The Northern Pacific Railroad greatly impacted the infrastructure of the Park and the area surrounding it. The park attracted not just tourists, but investors looking to build infrastructure for those tourists, which in turn brought more people. The park provided an opportunity for entrepreneurs to begin businesses, as the region was very remote. There were many areas in which accommodations were still needed to meet the need of the tourists, in not only shelter, but food and guides as well.[19] NPRR monopolized the industry’s development by supporting people and companies who were loyal to the railroad, namely the Yellowstone Park Association, which had authority over the transportation in the park, and built roads and ran hotels. The Northern Pacific Railroad invested millions of dollars into increasing the tourist infrastructure of Yellowstone by building roads, hotels, and many other visiting facilities and accommodations.  They promoted visitation of this area by calling the route there, the “Yellowstone Park Line.”[20] Growing tourists brought more money into the area, allowing infrastructure to continue to develop.

The Northern Pacific Railroad had a continued influence on the state of Yellowstone National Park. Realizing that the land could be commodified for its sights, they supported the early explorers to gather information on the area, which lead to many people, the railroad included push for the preservation of the land. Despite many attempts at establishing it, it was with the support of Congressman Kelley, who also supported the railroad, that the act was finally created. After its establishment, it gave the railroad a reason to expand west, and tourists a reason to travel west. To support and encourage the tourists to visit, the railroad funded infrastructure development and guidebooks featuring the land and the reasons to visit.  From its establishment, to getting tourists to visit the area, the Northern Pacific Railroad supported Yellowstone National Park, and its success as a tourist destination, every step of the way.



Haines, Aubrey L. Yellowstone National Park: its exploration and establishment. Washington:  U.S. National Park Service, 1974

Joy, James R. “On the Yellowstone Trail: I.” In Christian Advocate (1866-1905), Methodist Pub. House, etc. Chicago Vol. 78, Iss. 15, (Apr 9, 1903): 578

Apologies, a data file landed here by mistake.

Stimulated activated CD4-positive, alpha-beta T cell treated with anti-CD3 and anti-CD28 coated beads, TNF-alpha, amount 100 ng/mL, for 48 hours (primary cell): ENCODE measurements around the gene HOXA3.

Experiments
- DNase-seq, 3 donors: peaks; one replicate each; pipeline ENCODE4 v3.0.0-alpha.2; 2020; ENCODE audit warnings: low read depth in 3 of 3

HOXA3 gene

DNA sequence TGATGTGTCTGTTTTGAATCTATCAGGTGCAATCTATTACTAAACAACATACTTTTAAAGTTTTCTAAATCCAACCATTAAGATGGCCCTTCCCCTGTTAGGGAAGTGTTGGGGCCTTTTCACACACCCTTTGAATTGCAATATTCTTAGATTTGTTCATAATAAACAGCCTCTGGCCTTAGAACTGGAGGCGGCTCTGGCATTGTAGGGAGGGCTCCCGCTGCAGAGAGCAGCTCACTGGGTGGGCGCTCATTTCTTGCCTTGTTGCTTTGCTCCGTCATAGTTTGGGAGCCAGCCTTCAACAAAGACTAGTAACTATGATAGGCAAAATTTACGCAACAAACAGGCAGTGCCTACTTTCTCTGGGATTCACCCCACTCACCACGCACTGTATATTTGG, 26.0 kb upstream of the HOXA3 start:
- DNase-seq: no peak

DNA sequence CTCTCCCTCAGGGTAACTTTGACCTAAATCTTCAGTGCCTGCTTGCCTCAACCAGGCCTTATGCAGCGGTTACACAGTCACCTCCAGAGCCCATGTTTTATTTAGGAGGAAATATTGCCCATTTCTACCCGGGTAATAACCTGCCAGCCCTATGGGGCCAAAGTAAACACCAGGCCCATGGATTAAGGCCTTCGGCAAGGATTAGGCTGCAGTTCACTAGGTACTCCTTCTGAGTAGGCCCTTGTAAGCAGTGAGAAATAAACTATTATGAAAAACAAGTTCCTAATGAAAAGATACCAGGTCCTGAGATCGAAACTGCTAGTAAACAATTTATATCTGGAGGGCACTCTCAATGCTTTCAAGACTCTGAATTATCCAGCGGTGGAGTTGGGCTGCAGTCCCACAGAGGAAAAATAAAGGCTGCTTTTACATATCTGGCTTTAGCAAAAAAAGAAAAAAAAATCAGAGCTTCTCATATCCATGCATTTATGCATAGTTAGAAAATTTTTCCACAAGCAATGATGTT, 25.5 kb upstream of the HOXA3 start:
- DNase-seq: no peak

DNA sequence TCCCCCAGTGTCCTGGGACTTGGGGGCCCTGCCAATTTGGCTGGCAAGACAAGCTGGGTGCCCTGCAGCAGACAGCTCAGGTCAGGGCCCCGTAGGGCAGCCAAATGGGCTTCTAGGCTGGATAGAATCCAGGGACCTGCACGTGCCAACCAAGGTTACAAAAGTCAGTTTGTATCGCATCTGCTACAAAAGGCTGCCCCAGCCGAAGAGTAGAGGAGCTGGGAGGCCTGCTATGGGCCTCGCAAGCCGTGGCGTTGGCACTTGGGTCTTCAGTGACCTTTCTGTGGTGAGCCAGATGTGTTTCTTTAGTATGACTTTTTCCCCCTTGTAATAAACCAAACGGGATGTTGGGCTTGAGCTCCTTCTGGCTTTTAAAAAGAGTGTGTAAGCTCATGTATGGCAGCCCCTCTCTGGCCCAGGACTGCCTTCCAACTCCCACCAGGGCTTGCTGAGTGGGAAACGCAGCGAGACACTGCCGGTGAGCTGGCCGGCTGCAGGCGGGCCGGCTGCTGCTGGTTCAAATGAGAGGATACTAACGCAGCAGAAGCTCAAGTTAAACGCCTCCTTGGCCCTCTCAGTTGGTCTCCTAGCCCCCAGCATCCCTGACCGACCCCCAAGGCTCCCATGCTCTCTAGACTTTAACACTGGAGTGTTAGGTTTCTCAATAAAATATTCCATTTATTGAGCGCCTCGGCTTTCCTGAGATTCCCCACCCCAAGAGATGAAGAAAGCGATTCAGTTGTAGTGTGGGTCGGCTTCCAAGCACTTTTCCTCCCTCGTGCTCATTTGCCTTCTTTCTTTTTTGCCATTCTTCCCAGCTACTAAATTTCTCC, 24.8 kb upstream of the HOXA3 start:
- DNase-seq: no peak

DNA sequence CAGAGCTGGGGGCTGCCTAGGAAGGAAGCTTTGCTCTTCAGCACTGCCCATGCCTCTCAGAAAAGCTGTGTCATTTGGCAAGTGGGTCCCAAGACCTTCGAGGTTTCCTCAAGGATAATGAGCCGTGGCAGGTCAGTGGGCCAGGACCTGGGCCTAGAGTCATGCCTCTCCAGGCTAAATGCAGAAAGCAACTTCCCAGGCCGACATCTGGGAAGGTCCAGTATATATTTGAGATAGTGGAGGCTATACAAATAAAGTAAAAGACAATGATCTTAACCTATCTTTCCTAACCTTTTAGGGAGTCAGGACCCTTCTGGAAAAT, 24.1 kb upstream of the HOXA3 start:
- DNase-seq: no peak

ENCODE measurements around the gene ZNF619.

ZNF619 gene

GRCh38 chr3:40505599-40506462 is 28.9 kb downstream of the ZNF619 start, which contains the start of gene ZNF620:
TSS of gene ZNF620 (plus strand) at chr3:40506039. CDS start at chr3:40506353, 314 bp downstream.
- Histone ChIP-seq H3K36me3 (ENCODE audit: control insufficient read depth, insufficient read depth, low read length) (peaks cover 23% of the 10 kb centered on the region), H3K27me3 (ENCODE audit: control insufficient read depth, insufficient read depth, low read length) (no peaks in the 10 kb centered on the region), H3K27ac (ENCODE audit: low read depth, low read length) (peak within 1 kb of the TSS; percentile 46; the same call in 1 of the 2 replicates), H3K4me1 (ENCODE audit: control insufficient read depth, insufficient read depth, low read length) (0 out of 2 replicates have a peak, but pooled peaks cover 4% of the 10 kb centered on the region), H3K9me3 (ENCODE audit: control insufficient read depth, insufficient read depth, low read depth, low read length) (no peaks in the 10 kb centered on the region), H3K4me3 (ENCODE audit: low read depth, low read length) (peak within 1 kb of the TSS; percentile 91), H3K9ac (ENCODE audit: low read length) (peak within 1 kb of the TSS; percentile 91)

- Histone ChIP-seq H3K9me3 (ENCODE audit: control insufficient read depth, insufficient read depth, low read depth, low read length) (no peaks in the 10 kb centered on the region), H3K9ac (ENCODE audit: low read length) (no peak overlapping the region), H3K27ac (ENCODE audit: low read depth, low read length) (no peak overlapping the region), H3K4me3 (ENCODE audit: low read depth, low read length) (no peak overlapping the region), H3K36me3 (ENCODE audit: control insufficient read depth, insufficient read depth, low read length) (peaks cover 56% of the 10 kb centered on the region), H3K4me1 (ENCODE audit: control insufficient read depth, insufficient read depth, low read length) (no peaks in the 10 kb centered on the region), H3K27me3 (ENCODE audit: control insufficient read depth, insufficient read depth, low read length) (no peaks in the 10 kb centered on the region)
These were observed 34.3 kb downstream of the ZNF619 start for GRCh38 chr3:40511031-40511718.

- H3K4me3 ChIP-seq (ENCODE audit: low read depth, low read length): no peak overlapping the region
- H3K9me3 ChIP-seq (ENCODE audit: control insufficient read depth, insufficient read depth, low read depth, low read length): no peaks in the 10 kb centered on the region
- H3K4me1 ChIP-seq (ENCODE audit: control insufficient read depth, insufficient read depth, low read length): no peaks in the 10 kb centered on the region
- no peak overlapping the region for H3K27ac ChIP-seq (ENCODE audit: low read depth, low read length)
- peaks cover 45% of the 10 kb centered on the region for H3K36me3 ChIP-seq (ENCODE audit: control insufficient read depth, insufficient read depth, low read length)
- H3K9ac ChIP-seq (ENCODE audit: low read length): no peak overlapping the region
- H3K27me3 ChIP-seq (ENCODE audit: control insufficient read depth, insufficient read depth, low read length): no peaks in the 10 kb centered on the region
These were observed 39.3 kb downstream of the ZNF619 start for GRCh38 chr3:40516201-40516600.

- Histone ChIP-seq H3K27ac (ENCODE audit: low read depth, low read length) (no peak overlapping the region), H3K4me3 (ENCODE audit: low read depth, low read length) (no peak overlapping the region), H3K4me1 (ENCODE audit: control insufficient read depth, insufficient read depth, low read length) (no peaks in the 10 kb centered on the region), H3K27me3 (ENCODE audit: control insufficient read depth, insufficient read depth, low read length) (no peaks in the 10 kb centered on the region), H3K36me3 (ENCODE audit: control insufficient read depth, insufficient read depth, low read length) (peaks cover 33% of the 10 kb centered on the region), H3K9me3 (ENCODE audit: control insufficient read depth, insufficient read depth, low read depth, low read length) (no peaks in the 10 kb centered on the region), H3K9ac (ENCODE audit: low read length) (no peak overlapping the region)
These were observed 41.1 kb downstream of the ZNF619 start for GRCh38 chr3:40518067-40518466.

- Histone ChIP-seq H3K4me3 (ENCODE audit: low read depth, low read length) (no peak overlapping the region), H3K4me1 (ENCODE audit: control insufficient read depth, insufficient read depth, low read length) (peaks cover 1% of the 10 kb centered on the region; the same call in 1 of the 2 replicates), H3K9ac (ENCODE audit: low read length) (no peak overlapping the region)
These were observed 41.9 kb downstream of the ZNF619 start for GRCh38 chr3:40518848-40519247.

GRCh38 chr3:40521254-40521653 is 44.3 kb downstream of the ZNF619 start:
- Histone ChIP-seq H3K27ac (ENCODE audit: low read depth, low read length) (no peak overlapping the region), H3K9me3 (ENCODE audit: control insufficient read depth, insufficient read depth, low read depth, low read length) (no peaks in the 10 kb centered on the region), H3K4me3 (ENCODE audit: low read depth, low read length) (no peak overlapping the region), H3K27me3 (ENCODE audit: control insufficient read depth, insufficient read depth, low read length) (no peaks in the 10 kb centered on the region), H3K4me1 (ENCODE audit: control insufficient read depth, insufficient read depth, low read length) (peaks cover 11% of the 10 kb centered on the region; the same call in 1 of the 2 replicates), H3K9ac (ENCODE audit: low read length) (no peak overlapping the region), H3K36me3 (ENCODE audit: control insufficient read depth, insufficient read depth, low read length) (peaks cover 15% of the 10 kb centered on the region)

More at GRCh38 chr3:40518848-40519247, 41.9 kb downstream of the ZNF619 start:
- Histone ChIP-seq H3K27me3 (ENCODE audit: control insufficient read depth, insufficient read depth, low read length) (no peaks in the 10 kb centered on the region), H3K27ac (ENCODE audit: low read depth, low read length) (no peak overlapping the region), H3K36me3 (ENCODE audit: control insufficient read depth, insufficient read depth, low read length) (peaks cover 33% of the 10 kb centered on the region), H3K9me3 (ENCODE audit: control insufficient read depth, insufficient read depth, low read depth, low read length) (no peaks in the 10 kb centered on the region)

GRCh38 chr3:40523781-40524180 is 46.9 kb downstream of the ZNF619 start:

MacCannel, Dean. The Tourist. University of California Press.

Russel, Matthew A. Bradford, James E. and Murphy, Larry E. “E.C. Waters and Development of a Turn-of-the-Century Tourist Economy in Yellowstone National Park.” Historical Archaeology, Vol. 38, No.4 (2004), pp 96-113. Society for Historical Archaeology.

Shaffer, Marguerite S. Seeing the Nature of America. In Being Elsewhere. Edited by Furlough, Ellen and Baranowski, Shelley.

Wheeler, Olin D. “Yellowstone Park Travel.” New York. Current literature (1888-1912); Jun 1895; VOL XVII Iss. No. 6; pg.14

Wilson, Casey S. “West Yellowstone: Tourism, Residents, and Seasonal Workers in a Gateway                 Community” ProQuest Dissertations and Thesis; 2002; ProQuest Dissertations & Theses Global

Wylie, W.W. Yellowstone National Park. Kansas City, Mo; Ramsey, Millet & Hudson, 1882


[1] Wylie, W.W. Yellowstone National Park. Kansas City, Mo; Ramsey, Millet & Hudson, 1882

[2] Russel, Matthew A. Bradford, James E. and Murphy, Larry E. “E.C. Waters and Development of a Turn-of-the-Century Tourist Economy in Yellowstone National Park. Historical Archaeology, Vol. 38, No.4 (2004), pg. 98

[3] Haines, Aubrey L. Yellowstone National Park: its exploration and establishment. Washington: U.S. National Park Service, 1974; p.98

[4] Haines, Aubrey L.

[5] Russel, Matthew A. Bradford, James E. and Murphy, Larry E. pg.98

[6] Haines, Aubrey L. p.99

[7] Wylie, W.W.

[8] Haines, Aubrey L. p.107

[9] Haines, Aubrey L. pg.109

[10] Russel, Matthew A. Bradford, James E. and Murphy, Larry E. pg.97

[11] Wilson, Casey S. “West Yellowstone: Tourism, Residents, and Seasonal Workers in a Gateway Community.” pg.1

[12] Joy, James R. “On the Yellowstone Trail: I.” pg. 578

[13] Russel, Matthew A. Bradford, James E. and Murphy, Larry E. pg.96

[14] Wilson, Casey S.

[15] Shaffer, Marguerite S. Seeing the Nature of America. In Being Elsewhere.

[16] Joy, James R. “On the Yellowstone Trail” pg.578

[17] Wheeler, Olin D. “Yellowstone Park Travel.” pg.14

[18] MacCannel, Dean. The Tourist. University of California Press.

[19] Wilson, Casey S.

[20] Russel, Matthew A. Bradford, James E. and Murphy, Larry E.